As breastfeeding is of utmost importance for child development and survival, identifying whether breast milk is a route of transmission for human viruses is critical. Based on the principle of Koch's postulate, we propose an analytical framework to determine the plausibility of viral transmission by breast milk. This framework is based on five criteria: viral infection in children receiving breast milk from infected mothers; the presence of virus, viral antigen, or viral genome in the breast milk of infected mothers; the evidence for the virus in breast milk being infectious; the attempts to rule out other transmission modalities; and the reproduction of viral transmission by oral inoculation in an animal model. We searched for evidence in published reports to determine whether the 5 criteria are fulfilled for 16 human viruses that are suspected to be transmissible by breast milk. We considered breast milk transmission is proven if all 5 criteria are fulfilled, as probable if 4 of the 5 criteria are met, as possible if 3 of the 5 criteria are fulfilled, and as unlikely if less than 3 criteria are met. Only five viruses have proven transmission through breast milk: human T-cell lymphotropic virus 1, human immunodeficiency virus, human cytomegalovirus, dengue virus, and Zika virus. The other 11 viruses fulfilled some but not all criteria and were categorized accordingly. Our framework analysis is useful for guiding public health recommendations and for identifying knowledge gaps amenable to original experiments.

5.
BMJ Glob Health ; 6(2)2021 02.
Artigo em Inglês | MEDLINE | ID: mdl-33627361

RESUMO

On 5 March 2020, South Africa recorded its first case of imported COVID-19. Since then, cases in South Africa have increased exponentially with significant community transmission. A multisectoral approach to containing and mitigating the spread of SARS-CoV-2 was instituted, led by the South African National Department of Health. A National COVID-19 Command Council was established to take government-wide decisions. An adapted World Health Organiszion (WHO) COVID-19 strategy for containing and mitigating the spread of the virus was implemented by the National Department of Health. The strategy included the creation of national and provincial incident management teams (IMTs), which comprised of a variety of work streams, namely, governance and leadership; medical supplies; port and environmental health; epidemiology and response; facility readiness and case management; emergency medical services; information systems; risk communication and community engagement; occupational health and safety and human resources. The following were the most salient lessons learnt between March and September 2020: strengthened command and control were achieved through both centralised and decentralised IMTs; swift evidenced-based decision-making from the highest political levels for instituting lockdowns to buy time to prepare the health system; the stringent lockdown enabled the health sector to increase its healthcare capacity. Despite these successes, the stringent lockdown measures resulted in economic hardship particularly for the most vulnerable sections of the population.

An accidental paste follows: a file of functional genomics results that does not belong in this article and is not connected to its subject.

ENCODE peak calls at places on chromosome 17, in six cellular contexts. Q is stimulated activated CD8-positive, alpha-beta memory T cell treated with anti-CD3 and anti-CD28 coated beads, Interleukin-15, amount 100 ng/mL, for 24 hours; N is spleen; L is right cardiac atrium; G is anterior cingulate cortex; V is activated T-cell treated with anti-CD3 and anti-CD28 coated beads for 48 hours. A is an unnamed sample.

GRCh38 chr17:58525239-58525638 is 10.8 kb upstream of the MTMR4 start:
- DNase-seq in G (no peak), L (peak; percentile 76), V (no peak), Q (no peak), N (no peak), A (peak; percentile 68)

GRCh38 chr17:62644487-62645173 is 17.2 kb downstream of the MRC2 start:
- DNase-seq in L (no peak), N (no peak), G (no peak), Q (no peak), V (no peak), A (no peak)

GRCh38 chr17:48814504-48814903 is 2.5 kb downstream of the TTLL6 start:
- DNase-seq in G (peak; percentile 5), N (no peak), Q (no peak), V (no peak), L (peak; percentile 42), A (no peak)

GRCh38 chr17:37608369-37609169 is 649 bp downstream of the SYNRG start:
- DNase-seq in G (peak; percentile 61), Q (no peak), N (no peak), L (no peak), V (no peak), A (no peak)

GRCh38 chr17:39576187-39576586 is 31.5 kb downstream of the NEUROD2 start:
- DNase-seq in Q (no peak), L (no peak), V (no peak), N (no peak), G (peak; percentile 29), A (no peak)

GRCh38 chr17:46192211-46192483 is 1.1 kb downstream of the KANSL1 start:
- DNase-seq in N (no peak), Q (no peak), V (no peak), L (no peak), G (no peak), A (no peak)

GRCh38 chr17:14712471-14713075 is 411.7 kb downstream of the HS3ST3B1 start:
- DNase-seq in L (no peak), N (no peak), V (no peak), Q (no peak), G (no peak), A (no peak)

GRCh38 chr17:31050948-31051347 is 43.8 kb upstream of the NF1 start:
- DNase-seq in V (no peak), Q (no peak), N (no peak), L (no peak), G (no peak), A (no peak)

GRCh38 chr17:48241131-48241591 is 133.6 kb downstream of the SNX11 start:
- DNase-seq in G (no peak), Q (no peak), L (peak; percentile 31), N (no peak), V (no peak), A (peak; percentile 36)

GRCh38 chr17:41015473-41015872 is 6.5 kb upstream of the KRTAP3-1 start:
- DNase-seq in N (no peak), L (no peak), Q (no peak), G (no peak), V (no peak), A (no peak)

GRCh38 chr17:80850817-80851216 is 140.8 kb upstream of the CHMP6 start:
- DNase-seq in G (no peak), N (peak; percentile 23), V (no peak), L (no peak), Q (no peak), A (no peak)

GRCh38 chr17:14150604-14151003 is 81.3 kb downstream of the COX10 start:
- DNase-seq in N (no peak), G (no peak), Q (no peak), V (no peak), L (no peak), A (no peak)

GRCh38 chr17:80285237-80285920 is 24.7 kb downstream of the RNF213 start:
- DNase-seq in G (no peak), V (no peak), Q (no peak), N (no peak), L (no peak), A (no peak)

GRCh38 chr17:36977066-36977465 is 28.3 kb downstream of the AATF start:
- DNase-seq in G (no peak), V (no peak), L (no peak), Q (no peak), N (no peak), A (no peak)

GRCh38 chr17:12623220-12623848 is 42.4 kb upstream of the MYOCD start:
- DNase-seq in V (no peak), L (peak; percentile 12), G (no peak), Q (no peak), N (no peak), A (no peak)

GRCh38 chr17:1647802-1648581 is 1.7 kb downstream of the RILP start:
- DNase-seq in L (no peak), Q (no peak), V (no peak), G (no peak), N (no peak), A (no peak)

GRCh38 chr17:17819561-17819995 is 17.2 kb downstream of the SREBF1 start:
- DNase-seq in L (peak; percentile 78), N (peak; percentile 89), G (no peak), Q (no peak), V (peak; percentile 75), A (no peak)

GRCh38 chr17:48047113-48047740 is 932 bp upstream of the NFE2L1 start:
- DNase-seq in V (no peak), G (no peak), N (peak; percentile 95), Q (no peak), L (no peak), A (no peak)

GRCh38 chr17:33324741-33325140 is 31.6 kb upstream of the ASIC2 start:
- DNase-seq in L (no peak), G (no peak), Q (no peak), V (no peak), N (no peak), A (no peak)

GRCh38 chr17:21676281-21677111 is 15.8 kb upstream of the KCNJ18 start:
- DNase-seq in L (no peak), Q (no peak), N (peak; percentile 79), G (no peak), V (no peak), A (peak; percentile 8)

Assuntos
/epidemiologia , Controle de Doenças Transmissíveis/organização & administração , Pandemias , Busca de Comunicante , Humanos , Incidência , Programas de Rastreamento , África do Sul/epidemiologia
6.
Breastfeed Med ; 16(1): 29-38, 2021 01.
Artigo em Inglês | MEDLINE | ID: mdl-33393841

RESUMO

In addition to providing life-giving nutrients and other substances to the breastfed infant, human milk can also represent a vehicle of pathogen transfer. As such, when an infectious disease outbreak, epidemic, or pandemic occurs-particularly when it is associated with a novel pathogen-the question will naturally arise as to whether the pathogen can be transmitted through breastfeeding. Until high-quality data are generated to answer this question, abandonment of breastfeeding due to uncertainty can result. The COVID-19 pandemic, which was in full swing at the time this document was written, is an excellent example of this scenario. During these times of uncertainty, it is critical for investigators conducting research to assess the possible transmission of pathogens through milk, whether by transfer through the mammary gland or contamination from respiratory droplets, skin, breast pumps, and milk containers, and/or close contact between mother and infant. To promote the most rigorous science, it is critical to outline optimal methods for milk collection, handling, storage, and analysis in these situations, and investigators should openly share their methods in published materials. Otherwise, the risks of inconsistent test results from preanalytical and analytical variation, false positives, and false negatives are unacceptably high and the ability to provide public health guidance poor. In this study, we provide "best practices" for collecting human milk samples for COVID-19 research with the intention that this will also be a useful guide for future pandemics.


Assuntos
Benchmarking , Aleitamento Materno/métodos , Controle de Infecções/métodos , Transmissão Vertical de Doença Infecciosa/prevenção & controle , /transmissão , Feminino , Humanos , Recém-Nascido , Intenção , Leite Humano/virologia , Mães/psicologia